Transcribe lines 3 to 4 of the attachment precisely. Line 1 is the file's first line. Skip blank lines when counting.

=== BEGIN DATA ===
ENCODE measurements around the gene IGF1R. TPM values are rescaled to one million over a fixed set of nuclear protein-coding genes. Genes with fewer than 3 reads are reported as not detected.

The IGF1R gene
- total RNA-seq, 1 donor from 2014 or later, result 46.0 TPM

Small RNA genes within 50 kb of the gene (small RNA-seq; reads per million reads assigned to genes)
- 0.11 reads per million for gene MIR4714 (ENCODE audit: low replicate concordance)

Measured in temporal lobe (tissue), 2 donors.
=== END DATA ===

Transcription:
- total RNA-seq, 1 donor from 2014 or later, result 46.0 TPM

Small RNA genes within 50 kb of the gene (small RNA-seq; reads per million reads assigned to genes)